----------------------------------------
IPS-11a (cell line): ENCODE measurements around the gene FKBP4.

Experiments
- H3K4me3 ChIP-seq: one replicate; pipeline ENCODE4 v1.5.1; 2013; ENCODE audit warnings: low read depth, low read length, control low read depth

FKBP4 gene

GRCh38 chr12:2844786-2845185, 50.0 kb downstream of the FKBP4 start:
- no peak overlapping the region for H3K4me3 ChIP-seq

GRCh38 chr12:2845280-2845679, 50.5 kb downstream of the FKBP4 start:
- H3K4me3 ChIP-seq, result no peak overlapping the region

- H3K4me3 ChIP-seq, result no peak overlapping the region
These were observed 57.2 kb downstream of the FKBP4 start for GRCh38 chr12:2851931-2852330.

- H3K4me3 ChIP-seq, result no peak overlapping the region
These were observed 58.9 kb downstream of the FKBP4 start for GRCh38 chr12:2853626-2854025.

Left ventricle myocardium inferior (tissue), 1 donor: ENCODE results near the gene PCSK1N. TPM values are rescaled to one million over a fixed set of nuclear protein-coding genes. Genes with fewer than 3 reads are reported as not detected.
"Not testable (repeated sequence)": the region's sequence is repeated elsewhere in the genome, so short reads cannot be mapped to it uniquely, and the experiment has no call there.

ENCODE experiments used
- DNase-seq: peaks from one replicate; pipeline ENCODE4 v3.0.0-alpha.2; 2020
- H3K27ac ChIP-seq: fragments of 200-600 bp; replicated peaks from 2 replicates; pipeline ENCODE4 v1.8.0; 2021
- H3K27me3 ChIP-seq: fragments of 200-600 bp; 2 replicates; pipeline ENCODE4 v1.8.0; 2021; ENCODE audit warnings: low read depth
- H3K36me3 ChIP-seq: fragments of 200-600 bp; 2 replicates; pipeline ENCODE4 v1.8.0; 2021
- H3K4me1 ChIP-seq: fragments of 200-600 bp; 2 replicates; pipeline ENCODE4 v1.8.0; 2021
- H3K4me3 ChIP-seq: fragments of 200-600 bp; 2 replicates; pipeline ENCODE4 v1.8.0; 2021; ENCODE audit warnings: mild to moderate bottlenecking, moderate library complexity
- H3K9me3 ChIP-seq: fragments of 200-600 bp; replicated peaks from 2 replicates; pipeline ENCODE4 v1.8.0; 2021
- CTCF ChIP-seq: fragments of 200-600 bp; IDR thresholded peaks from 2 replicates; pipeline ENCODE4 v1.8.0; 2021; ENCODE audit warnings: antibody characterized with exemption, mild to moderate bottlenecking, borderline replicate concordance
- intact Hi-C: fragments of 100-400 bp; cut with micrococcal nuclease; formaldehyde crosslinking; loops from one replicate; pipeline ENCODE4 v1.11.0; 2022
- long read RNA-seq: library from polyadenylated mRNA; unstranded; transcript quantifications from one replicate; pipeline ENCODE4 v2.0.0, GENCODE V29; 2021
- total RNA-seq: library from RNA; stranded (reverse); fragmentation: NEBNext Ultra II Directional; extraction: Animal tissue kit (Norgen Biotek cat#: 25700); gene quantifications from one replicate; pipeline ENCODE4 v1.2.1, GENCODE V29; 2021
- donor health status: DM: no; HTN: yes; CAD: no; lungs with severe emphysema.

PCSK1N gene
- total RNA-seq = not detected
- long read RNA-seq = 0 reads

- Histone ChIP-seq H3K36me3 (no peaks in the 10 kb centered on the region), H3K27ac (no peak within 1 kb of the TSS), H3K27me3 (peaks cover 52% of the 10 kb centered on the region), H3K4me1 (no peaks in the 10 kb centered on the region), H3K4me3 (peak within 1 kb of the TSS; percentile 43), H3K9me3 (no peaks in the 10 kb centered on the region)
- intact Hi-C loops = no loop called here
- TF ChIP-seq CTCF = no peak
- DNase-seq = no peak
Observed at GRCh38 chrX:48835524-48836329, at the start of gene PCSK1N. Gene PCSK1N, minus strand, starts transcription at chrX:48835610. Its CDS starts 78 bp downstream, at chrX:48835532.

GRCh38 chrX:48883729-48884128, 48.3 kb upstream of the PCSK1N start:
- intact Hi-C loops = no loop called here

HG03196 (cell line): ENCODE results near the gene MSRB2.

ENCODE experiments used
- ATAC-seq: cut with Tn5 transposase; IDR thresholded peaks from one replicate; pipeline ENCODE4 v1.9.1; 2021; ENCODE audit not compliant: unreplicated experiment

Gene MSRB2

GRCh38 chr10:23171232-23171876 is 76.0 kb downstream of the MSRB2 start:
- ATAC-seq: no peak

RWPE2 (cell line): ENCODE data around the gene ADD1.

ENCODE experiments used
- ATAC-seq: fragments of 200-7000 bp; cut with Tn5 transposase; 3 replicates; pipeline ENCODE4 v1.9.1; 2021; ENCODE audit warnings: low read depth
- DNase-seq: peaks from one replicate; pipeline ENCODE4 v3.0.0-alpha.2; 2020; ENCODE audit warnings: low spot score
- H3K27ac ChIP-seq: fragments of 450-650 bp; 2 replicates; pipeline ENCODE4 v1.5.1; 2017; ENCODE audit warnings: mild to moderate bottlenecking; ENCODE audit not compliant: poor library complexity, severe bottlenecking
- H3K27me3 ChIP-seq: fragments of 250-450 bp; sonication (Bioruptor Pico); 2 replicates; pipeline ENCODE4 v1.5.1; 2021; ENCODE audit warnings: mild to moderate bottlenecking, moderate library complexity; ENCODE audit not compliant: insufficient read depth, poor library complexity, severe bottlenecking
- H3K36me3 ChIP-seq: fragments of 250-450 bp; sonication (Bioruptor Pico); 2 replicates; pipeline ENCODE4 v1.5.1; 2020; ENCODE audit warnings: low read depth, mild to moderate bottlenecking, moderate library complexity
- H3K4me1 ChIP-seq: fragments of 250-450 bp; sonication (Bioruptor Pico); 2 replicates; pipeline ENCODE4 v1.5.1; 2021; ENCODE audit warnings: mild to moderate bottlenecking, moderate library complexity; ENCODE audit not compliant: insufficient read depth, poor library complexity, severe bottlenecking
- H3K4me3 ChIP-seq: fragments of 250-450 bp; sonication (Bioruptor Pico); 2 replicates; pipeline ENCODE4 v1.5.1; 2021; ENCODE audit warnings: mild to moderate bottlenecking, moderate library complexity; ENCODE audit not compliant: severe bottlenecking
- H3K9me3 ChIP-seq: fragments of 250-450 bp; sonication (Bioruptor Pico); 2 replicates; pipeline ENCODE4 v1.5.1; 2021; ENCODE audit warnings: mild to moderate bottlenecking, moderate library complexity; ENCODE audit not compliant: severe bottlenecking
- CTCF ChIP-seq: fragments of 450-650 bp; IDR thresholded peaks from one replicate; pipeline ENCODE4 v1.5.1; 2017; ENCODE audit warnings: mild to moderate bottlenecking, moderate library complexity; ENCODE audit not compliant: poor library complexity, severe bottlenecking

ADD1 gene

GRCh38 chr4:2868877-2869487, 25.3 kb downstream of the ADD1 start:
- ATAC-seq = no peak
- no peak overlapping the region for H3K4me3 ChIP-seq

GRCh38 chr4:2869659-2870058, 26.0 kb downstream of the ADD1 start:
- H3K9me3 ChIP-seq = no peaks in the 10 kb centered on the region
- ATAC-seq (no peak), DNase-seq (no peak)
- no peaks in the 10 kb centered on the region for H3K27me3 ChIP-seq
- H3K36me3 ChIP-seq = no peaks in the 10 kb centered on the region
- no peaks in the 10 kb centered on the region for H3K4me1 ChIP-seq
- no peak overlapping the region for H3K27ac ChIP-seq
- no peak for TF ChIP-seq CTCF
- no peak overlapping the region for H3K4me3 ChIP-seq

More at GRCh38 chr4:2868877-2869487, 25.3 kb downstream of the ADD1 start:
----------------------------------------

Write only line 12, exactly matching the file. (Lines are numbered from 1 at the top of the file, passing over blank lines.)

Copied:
These were observed 58.9 kb downstream of the FKBP4 start for GRCh38 chr12:2853626-2854025.